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Islam And A “Moon god”?

23 January, 2017
Q A non-Muslim asked me this question on YouTube, and I would like a specific and detailed response to the topic at hand, jazakumullah. Moon worship has been practiced in Arabia since 2000 BC. The crescent moon is the most common symbol of pagan moon worship. In Mecca, there was a god named Hubal who was Lord of the Kabah. Hubal was a moon god. Muslims confess that the idol of moon god Hubal was placed upon the roof of the Kabah about 400 years before Muhammad. This in fact is the origin of why the crescent moon is on top of every minaret today and the central symbol of Islam atop of every mosque throughout the world.


Asalamu Alaikum brother,

Thank you for contacting About Islam with your question.

Some non-Muslims have been bending over backwards to denigrate Islam in whatever way possible. Their attempt to attribute a pagan origin to Islam is a part of their whole scheme of maligning Islam by any means.

To this end, they have claimed that the idol Hubal worshipped by the ancient pagans of Arabia was the same as ‘the Allah of Muslims’.

As a matter of fact, we have very little record of the pre-Islamic religion in Arabia. Whatever we know comes to us through isolated statements of Greek writers, poetic compilations, and the few anecdotes embedded in later Islamic literature.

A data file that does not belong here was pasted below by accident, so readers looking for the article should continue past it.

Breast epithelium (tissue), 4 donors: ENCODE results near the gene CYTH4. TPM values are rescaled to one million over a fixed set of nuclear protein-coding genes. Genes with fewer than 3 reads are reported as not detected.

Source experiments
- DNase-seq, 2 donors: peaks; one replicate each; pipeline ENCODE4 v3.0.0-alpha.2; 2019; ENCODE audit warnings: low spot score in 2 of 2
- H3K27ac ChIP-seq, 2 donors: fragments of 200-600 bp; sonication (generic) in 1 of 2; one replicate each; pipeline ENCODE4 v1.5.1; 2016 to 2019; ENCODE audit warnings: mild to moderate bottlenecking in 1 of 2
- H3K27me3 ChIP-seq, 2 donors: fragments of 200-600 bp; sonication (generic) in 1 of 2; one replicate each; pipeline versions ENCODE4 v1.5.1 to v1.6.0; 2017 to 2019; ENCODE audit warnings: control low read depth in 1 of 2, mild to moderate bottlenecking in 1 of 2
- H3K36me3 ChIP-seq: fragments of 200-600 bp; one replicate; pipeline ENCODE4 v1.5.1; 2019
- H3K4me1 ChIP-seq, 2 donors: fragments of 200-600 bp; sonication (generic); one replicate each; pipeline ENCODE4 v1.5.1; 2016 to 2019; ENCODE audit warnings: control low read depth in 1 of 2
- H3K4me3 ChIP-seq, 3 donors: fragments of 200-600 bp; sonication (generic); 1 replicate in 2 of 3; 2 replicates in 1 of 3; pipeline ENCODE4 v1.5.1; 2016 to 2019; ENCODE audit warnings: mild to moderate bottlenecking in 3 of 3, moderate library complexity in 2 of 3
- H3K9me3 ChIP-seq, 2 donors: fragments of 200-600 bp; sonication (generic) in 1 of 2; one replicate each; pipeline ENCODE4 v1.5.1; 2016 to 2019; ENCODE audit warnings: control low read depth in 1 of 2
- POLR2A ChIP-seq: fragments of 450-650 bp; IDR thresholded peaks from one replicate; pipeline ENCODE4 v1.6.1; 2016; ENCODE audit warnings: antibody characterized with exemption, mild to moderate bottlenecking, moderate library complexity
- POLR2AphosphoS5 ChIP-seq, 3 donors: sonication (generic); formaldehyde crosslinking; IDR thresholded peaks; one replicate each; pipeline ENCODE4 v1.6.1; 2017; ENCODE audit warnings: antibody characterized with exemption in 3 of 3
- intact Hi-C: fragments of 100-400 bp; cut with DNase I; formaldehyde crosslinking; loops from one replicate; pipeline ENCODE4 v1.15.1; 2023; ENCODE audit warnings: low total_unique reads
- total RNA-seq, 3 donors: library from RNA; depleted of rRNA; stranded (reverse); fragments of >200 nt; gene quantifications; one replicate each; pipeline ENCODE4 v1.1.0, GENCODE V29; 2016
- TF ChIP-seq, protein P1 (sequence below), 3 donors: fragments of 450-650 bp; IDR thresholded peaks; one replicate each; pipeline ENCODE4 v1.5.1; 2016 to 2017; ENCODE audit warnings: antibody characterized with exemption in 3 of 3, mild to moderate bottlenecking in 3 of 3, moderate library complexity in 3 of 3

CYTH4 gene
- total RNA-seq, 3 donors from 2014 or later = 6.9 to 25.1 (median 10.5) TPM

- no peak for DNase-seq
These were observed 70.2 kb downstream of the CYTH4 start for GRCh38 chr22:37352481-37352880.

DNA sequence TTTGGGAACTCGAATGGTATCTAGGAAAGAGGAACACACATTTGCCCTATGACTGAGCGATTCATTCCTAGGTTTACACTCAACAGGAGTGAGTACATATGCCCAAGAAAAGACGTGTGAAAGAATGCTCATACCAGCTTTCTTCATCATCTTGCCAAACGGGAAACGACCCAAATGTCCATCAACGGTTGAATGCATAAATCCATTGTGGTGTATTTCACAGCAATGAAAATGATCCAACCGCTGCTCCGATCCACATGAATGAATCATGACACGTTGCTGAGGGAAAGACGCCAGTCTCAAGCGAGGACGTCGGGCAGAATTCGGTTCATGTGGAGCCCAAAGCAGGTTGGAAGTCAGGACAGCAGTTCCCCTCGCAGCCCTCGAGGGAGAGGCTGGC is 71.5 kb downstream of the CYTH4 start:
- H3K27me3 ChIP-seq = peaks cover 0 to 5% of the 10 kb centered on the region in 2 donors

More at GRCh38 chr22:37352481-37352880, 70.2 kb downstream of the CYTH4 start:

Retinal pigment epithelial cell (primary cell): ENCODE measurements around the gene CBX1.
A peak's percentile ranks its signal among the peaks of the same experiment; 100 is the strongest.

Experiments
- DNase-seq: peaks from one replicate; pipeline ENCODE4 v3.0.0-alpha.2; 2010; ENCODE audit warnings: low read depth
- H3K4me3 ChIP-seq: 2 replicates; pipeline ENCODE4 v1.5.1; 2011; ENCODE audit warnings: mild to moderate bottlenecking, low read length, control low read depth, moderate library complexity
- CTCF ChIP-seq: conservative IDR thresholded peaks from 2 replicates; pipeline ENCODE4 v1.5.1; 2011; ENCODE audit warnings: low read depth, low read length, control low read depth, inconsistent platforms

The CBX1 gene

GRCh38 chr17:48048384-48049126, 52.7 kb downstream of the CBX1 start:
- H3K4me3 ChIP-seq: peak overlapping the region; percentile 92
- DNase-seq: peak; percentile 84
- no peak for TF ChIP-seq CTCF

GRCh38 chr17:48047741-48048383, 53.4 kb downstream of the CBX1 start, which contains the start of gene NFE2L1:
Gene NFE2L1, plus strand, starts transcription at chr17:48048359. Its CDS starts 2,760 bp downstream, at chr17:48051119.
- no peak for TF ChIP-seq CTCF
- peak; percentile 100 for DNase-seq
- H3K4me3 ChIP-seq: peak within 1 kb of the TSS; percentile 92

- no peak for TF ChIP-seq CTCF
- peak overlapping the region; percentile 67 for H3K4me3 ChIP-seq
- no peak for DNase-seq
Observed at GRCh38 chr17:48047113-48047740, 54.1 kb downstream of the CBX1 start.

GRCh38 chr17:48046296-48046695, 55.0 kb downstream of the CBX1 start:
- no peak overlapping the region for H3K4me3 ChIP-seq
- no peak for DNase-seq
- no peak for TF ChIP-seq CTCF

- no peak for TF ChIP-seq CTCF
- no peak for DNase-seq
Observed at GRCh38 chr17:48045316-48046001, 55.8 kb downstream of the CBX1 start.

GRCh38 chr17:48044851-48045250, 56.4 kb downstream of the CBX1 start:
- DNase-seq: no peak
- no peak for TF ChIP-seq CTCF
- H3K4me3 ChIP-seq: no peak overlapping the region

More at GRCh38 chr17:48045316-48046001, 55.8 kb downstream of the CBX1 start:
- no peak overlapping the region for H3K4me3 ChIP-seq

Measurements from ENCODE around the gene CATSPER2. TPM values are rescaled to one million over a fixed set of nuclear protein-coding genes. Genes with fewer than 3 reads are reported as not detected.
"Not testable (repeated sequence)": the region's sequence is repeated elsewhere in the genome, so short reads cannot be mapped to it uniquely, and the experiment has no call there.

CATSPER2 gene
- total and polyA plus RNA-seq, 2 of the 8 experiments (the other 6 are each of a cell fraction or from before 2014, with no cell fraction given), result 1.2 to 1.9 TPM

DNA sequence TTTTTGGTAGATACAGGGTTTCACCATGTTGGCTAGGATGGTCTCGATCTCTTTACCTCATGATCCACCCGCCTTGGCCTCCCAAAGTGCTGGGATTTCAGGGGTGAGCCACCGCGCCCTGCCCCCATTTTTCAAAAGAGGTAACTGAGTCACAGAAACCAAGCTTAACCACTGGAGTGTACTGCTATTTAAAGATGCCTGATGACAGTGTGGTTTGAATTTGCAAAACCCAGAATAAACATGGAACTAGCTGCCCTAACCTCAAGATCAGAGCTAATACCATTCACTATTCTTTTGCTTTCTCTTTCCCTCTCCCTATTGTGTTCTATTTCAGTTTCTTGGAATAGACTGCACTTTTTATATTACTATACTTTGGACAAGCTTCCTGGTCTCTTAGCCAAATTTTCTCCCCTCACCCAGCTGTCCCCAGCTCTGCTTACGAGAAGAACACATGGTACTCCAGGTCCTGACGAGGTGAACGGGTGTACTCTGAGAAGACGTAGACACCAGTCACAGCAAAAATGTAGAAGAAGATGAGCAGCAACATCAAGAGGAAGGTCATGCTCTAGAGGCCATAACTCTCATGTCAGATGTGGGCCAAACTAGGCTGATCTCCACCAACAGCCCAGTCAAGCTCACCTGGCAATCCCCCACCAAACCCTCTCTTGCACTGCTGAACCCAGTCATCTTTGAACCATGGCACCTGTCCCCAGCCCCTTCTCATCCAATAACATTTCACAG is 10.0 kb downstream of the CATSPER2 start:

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Some information may also be gathered from polemical allusions in the Quran.

But whatever the true nature of the pre-Islamic paganism was, the one thing we know for certain is that it was Islam that dealt a death blow to it. Islam wiped out all traces of idolatry and pagan practices from Arabia.

It must be clear to any sensible person that no religion has conducted such a relentless campaign against idolatry and paganism as Islam. And yet, some missionaries wants to depict Hubal as “the Lord of the Kabah”.

They allege that the crescent moon became a Muslim symbol because of its connection to “Hubal the Moon God”.

According to Philip Hitti, the author of the well-known History of the Arabs, Hubal was a Moabite god known as Baal brought into Arabia:

The tradition in Ibn Hisham, which makes ‘Amr ibn-Luhayy the importer of this idol from Moab or Mesopotamia, may have a kernel of truth in so far as it retains a memory of the Aramaic origin of the deity. At the conquest of Makkah by Muhammad, Hubal shared the lot of the other idols and was destroyed. (Quoted by Mohamad Elfie Nieshaem Juferi in his article on “Hubal in the Worship of Pre-Islamic Arab Consciousness” from Philip Hitti, History of the Arabs, p. 100, last accessed Sept. 1, 2008)

This means that a tribal god like Hubal could never have been elevated to the status of the One and Only Creator of the whole universe, Allah; but a god worshiped by the Moabites and later by the pagan Quraish in Makkah.

One may also note Hitti’s statement that Hubal was destroyed once and for all with the other idols at the conquest of Makkah.